A Business School for the Indian Poor
|Our Correspondent||Jun 6, 2007|
In an age when business schools have become synonymous with stratospheric tuition fees and blue-chip faculties, the Mann Deshi Udyogini, or Udyogini Business School, which opened in January 2007 in a drought-prone village in Maharashtra State, is India’s, and perhaps the world’s, first and only B-school for unlettered rural women.
A kind of parallel universe to micro-credit loans for the desperately poor, the institution, funded largely by HSBC, one of the world’s largest banks, coaches poor women in entrepreneurship, accountancy, bank finance, marketing skills and confidence-building for a piffling Rs150 (US$3.70) for a three-month basic course and Rs600 for a six-month advanced one.
Mann Vikas Samajik Sanstha, a non-governmental organization, designed the Udyogini Business School as a hands-on training program for women with little or no formal education. For starters, students are given a broad overview of entrepreneurship skills after which they are slotted into one of a variety of vocational streams like tailoring, manufacturing baked goods or milk or dairy products, or producing handicrafts. Upon completion, students are issued a diploma.
“Mann Deshi Udyogini has become a lifeline for poor rural women who now have a great chance to stand up for themselves and take charge of their lives,” said Chetna Gala Sinha, the founder and a Yale University graduate, in a telephone interview. “We recognize that women in the community need systemic channels to explore their entrepreneurial skills and capitalize on income-generating opportunities in the district.”
The school is designed to assist young Indian girls who are usually married off early without their consent, Sinha said. “Most of them want to work and we want to give them the right platform to face the world.”
Sinha is also trying for a student exchange program with Yale and the University of Michigan. Students from these American schools would hold classes for Udyogini’s students and in turn learn about rural India
More pilot project than full-blown school, Udyogini operates out of just three rooms in a building in the rural village of Vaduj, holding classes on a shared basis. The curriculum also includes entrepreneurial courses in purse and bag-making, photography, screen-printing, operating mobile telephone kiosks and managing books of accounts and finance. But since technical inputs alone don’t turn women into entrepreneurs, students are also taught financial literacy, marketing techniques and communication skills.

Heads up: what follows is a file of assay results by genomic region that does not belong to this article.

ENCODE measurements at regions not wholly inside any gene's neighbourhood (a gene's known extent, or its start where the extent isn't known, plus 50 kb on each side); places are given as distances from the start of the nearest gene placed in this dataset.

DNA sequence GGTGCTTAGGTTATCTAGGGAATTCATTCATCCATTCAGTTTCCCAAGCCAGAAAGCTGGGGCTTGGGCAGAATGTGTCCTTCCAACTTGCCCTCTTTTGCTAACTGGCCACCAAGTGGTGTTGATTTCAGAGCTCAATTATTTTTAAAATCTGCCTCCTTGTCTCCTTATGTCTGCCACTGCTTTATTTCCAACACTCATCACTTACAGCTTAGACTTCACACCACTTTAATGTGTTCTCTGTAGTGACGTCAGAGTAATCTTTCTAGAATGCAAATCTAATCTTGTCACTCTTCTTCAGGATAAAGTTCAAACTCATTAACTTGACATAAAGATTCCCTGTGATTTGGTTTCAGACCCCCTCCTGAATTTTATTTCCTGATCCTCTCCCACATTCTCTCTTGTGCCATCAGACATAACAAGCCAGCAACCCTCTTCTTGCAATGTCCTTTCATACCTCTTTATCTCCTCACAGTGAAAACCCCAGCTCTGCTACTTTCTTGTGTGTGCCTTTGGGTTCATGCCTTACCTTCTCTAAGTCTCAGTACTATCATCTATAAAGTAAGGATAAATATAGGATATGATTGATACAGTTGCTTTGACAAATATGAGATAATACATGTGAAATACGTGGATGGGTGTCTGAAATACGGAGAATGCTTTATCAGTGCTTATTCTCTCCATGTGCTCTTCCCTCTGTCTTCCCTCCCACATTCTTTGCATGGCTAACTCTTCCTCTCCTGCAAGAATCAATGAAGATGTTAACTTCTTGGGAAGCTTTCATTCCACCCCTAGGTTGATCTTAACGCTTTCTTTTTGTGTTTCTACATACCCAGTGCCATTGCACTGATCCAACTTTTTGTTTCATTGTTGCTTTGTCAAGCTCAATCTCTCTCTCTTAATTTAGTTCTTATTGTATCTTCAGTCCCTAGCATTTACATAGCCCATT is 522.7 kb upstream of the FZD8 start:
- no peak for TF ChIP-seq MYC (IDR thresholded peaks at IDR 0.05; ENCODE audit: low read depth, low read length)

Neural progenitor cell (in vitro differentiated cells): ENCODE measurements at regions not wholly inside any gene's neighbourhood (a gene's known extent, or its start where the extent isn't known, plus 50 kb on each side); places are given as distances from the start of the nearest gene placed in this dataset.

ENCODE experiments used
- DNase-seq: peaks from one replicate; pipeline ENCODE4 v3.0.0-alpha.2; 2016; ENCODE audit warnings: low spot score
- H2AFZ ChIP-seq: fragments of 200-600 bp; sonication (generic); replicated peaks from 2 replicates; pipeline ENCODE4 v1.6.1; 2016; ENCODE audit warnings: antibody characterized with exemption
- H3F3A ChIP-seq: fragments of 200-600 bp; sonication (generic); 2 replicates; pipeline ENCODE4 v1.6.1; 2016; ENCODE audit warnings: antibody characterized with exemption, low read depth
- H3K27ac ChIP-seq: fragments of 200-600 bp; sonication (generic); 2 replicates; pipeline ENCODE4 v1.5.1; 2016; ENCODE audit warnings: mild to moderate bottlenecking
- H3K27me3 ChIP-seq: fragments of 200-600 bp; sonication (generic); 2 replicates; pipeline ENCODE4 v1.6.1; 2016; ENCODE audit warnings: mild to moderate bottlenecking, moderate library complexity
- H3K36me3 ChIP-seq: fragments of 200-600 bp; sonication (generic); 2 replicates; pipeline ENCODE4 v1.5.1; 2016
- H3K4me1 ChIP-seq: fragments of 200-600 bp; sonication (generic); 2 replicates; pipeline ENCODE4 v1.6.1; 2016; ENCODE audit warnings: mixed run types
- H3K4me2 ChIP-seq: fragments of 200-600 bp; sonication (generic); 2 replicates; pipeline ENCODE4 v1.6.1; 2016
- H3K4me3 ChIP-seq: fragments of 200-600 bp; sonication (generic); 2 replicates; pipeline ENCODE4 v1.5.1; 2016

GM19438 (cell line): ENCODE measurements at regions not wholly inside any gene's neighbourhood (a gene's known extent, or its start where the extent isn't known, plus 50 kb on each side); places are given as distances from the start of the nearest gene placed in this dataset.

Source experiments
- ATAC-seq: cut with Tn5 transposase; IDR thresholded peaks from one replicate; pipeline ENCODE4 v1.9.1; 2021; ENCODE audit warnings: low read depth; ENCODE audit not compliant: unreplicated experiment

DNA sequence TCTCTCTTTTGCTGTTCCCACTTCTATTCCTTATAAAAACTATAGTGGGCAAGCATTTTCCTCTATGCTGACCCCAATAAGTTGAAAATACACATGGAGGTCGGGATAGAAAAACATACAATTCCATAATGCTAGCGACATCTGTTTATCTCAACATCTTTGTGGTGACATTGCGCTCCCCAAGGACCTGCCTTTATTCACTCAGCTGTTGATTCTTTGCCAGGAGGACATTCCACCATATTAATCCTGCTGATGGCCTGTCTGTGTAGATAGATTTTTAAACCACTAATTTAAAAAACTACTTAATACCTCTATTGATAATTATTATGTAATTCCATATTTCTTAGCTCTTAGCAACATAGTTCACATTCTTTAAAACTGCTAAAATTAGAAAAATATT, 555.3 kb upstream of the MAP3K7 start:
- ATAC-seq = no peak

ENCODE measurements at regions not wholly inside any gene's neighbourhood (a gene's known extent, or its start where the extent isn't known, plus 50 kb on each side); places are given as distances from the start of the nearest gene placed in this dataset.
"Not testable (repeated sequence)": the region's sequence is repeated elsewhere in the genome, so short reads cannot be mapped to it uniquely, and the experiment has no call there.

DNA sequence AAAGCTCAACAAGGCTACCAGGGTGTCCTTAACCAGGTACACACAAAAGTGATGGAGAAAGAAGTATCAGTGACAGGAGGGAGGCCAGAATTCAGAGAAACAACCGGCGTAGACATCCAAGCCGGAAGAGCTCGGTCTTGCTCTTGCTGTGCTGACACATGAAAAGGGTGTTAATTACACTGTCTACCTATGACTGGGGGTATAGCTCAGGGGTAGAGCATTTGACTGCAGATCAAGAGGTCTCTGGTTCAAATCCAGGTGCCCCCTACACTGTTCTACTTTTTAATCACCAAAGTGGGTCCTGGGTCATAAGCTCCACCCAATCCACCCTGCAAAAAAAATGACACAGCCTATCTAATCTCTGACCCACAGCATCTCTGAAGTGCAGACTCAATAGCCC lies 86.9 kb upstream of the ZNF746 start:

Although just 150 candidates enrolled for the first courses, the number is expected to ultimately ratchet up to about 350. With four branches in Maharashtra, the school expects to spread operations further south to Karnataka. Plans are also brewing for a “Business School on Wheels” to target women in remote areas who can’t travel to Vaduj. The graduation diplomas will be certified by both Mann Deshi Sahakari Bank and the Maharashtra government. “The certification would act as a qualification for a bank loan and provide eligibility for advanced training at the business school and at other institutions,” Sinha said, describing the school as a complementary institution to micro-finance programs.
“The school’s training model recognizes that women require appropriate training to become good entrepreneurs and managers of their businesses and financial affairs," said Malathi Kakker, a Mumbai-based development expert. To further help women tap appropriate study areas for themselves, the school offers free counseling. It also runs a fully-equipped gym which the women can use for free.
The school is also designed to help Satara achieve another crucial aim – education for girls. Each year, hundreds of thousands of rural Indian girls drop out of school as education is not viewed as a prerequisite for employability. In Satara district alone, more than 60 percent of girls drop out of school, sentencing them to being unemployed or underemployed. With no vocational skills, they find it tough to even access microcredit.
Intriguingly, Satara is also in the throes of a socio-economic transformation. Erratic rains and unstable agricultural income have propelled its men towards cities for employment, skewing the gender equation in the district and forcing women to contribute to family income.
Thus the hope for the Udyogini Business School is that it may help to alter the socio-economic picture for the better. It is already starting to happen. Sujatich Ai, for instance, could never have aspired to enter school, let alone acquire a business management diploma. But today the 30-year-old not only has a business degree from Udyogini but the confidence that comes from running a successful bag-making business with markets in Mumbai and Pune.
“My life has taken a 360 degree turn,” she exults. “The money I earn from my business not only supports my family but has also helped me earn respect from my village folk.”